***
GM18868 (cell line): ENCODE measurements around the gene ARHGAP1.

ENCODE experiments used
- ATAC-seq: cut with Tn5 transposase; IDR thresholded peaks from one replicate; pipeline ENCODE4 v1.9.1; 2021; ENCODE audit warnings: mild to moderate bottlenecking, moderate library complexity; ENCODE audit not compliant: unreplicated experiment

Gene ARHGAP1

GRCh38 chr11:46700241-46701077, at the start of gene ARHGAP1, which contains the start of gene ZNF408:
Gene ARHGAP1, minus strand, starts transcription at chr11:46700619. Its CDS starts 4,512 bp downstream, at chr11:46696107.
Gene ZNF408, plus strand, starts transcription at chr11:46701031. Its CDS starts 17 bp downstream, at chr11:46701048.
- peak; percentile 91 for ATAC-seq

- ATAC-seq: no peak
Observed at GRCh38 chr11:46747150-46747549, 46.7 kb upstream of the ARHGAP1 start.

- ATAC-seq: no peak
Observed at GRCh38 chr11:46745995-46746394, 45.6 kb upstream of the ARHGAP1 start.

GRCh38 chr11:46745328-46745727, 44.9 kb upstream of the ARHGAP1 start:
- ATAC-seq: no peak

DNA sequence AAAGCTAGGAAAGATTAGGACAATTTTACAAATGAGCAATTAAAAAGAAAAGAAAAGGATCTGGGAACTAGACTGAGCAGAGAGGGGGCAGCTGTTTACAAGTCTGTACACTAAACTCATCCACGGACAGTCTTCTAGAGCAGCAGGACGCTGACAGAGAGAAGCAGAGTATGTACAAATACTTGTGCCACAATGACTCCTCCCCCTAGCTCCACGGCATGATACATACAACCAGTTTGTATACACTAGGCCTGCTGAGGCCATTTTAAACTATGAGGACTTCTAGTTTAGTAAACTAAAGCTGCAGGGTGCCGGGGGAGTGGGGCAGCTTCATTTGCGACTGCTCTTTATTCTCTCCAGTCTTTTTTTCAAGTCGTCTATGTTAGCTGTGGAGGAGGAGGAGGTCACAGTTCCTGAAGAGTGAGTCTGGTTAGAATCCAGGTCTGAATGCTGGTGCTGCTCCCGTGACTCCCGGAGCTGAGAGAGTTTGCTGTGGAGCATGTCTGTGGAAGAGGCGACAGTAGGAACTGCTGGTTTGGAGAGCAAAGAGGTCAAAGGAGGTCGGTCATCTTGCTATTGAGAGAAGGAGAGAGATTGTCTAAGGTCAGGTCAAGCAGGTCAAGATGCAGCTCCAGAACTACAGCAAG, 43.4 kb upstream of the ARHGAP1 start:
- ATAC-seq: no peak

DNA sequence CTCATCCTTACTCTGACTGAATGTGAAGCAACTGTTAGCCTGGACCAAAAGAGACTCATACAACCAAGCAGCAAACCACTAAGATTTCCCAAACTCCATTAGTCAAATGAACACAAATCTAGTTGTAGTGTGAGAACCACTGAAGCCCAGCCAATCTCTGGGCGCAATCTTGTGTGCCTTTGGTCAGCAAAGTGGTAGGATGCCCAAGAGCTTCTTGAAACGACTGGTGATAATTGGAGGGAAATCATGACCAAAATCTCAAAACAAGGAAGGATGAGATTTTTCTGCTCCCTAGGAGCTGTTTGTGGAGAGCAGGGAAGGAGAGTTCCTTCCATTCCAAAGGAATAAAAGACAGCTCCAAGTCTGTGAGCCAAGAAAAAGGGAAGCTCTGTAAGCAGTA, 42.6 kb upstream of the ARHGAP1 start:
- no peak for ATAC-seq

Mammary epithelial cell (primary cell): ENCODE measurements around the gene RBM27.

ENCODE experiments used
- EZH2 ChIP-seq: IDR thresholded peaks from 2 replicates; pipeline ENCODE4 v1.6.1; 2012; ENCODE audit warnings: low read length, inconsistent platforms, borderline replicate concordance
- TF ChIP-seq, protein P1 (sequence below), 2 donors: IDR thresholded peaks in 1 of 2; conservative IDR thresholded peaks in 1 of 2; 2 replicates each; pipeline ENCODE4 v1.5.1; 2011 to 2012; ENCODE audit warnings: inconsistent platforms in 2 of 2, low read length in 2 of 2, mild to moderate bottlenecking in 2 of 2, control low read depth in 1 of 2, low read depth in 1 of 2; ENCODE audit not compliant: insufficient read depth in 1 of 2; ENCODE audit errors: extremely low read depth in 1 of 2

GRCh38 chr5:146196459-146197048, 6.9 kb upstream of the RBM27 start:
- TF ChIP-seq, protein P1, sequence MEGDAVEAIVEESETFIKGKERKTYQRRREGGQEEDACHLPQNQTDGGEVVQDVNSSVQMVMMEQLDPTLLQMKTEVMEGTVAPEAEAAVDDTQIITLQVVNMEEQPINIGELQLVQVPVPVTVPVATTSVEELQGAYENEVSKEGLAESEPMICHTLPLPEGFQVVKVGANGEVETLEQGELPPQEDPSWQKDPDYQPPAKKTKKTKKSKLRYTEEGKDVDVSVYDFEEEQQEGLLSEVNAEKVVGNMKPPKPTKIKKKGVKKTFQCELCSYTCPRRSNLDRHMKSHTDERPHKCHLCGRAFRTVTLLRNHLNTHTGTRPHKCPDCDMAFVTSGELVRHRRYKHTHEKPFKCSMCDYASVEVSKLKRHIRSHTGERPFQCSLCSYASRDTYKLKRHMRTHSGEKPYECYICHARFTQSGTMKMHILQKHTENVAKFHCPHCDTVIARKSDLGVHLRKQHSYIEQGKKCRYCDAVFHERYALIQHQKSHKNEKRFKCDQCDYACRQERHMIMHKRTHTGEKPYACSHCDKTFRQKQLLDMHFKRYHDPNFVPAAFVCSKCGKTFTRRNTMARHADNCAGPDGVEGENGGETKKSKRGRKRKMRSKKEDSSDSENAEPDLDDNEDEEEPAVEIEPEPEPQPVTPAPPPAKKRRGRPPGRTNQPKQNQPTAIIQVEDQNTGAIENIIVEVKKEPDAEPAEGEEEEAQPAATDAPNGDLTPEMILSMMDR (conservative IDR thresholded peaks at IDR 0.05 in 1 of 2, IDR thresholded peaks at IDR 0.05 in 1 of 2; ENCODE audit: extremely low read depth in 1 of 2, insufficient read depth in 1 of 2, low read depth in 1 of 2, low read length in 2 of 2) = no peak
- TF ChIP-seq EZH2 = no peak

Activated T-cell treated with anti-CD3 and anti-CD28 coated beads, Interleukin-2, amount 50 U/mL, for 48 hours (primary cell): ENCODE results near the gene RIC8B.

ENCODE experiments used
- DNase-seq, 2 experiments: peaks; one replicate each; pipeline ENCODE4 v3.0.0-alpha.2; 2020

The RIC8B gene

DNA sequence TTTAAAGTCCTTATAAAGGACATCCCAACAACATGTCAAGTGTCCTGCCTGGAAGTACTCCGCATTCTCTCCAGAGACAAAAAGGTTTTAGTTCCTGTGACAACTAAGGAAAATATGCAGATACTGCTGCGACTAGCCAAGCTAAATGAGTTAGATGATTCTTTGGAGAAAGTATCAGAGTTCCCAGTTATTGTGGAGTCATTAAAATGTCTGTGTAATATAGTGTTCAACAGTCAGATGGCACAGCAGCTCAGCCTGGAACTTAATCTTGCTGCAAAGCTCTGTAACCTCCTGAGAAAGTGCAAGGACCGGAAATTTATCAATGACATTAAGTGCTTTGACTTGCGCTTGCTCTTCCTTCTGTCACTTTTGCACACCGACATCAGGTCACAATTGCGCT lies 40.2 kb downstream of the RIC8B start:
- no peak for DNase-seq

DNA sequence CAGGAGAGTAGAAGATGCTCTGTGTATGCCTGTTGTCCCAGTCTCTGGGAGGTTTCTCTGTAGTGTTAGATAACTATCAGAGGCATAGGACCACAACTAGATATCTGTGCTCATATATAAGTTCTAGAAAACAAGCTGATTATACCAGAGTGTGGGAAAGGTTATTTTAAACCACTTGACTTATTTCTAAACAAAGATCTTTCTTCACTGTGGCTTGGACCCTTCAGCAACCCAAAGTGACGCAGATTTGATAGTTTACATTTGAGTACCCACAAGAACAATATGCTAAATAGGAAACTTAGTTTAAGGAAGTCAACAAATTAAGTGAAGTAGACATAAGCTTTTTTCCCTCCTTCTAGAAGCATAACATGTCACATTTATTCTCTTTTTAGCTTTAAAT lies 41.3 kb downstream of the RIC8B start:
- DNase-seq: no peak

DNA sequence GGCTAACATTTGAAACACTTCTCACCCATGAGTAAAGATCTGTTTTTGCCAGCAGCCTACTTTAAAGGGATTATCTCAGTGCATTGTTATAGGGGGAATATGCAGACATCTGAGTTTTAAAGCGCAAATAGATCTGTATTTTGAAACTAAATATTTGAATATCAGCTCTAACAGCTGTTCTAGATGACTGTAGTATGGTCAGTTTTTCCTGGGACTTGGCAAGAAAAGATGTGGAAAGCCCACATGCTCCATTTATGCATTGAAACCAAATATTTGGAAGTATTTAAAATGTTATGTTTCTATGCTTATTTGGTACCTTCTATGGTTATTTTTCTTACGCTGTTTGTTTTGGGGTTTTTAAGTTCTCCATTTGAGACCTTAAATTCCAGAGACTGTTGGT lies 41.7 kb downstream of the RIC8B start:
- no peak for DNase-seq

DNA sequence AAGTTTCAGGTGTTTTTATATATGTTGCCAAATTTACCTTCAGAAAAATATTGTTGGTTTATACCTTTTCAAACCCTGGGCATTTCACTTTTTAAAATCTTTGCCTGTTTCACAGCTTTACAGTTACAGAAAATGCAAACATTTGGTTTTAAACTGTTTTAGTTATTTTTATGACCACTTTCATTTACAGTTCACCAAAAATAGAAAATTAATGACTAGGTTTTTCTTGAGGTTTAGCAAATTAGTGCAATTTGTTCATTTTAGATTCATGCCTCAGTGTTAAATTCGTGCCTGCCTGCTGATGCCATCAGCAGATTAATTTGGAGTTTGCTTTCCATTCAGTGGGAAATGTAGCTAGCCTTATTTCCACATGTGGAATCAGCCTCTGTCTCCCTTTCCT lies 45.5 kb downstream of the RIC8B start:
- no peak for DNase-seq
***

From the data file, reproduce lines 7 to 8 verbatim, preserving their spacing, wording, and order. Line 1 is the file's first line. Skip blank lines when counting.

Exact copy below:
Gene ZNF408, plus strand, starts transcription at chr11:46701031. Its CDS starts 17 bp downstream, at chr11:46701048.
- peak; percentile 91 for ATAC-seq